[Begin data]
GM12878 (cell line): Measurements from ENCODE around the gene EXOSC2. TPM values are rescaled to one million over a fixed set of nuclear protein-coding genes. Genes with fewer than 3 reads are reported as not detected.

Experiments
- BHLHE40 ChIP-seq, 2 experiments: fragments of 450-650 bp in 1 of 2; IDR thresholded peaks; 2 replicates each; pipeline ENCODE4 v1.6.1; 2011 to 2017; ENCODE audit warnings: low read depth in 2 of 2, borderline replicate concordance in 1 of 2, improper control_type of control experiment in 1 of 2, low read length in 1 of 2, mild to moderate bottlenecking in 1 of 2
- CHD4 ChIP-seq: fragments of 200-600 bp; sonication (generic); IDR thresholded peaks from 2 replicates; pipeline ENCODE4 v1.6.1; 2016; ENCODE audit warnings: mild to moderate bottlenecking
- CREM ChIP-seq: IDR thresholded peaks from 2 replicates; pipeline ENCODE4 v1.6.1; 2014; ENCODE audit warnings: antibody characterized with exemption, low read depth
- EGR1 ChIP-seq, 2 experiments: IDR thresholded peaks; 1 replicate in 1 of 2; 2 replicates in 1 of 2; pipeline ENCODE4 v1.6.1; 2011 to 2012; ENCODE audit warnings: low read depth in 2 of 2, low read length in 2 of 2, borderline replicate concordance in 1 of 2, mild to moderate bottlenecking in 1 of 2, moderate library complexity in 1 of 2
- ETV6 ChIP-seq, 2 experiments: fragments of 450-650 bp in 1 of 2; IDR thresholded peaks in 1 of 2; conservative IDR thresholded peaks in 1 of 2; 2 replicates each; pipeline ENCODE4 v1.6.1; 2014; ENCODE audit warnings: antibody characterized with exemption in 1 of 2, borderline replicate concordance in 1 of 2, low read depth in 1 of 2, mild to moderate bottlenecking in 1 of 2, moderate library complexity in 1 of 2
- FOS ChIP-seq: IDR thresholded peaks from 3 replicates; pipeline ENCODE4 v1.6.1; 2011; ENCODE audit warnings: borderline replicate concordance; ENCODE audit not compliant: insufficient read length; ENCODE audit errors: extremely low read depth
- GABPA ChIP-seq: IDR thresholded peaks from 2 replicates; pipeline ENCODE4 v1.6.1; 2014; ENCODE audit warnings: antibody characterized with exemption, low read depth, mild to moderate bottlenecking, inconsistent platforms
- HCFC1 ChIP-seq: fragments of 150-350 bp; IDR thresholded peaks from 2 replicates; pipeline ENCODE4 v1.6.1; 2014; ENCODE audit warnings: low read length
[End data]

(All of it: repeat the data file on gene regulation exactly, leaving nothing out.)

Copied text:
GM12878 (cell line): Measurements from ENCODE around the gene EXOSC2. TPM values are rescaled to one million over a fixed set of nuclear protein-coding genes. Genes with fewer than 3 reads are reported as not detected.

Experiments
- BHLHE40 ChIP-seq, 2 experiments: fragments of 450-650 bp in 1 of 2; IDR thresholded peaks; 2 replicates each; pipeline ENCODE4 v1.6.1; 2011 to 2017; ENCODE audit warnings: low read depth in 2 of 2, borderline replicate concordance in 1 of 2, improper control_type of control experiment in 1 of 2, low read length in 1 of 2, mild to moderate bottlenecking in 1 of 2
- CHD4 ChIP-seq: fragments of 200-600 bp; sonication (generic); IDR thresholded peaks from 2 replicates; pipeline ENCODE4 v1.6.1; 2016; ENCODE audit warnings: mild to moderate bottlenecking
- CREM ChIP-seq: IDR thresholded peaks from 2 replicates; pipeline ENCODE4 v1.6.1; 2014; ENCODE audit warnings: antibody characterized with exemption, low read depth
- EGR1 ChIP-seq, 2 experiments: IDR thresholded peaks; 1 replicate in 1 of 2; 2 replicates in 1 of 2; pipeline ENCODE4 v1.6.1; 2011 to 2012; ENCODE audit warnings: low read depth in 2 of 2, low read length in 2 of 2, borderline replicate concordance in 1 of 2, mild to moderate bottlenecking in 1 of 2, moderate library complexity in 1 of 2
- ETV6 ChIP-seq, 2 experiments: fragments of 450-650 bp in 1 of 2; IDR thresholded peaks in 1 of 2; conservative IDR thresholded peaks in 1 of 2; 2 replicates each; pipeline ENCODE4 v1.6.1; 2014; ENCODE audit warnings: antibody characterized with exemption in 1 of 2, borderline replicate concordance in 1 of 2, low read depth in 1 of 2, mild to moderate bottlenecking in 1 of 2, moderate library complexity in 1 of 2
- FOS ChIP-seq: IDR thresholded peaks from 3 replicates; pipeline ENCODE4 v1.6.1; 2011; ENCODE audit warnings: borderline replicate concordance; ENCODE audit not compliant: insufficient read length; ENCODE audit errors: extremely low read depth
- GABPA ChIP-seq: IDR thresholded peaks from 2 replicates; pipeline ENCODE4 v1.6.1; 2014; ENCODE audit warnings: antibody characterized with exemption, low read depth, mild to moderate bottlenecking, inconsistent platforms
- HCFC1 ChIP-seq: fragments of 150-350 bp; IDR thresholded peaks from 2 replicates; pipeline ENCODE4 v1.6.1; 2014; ENCODE audit warnings: low read length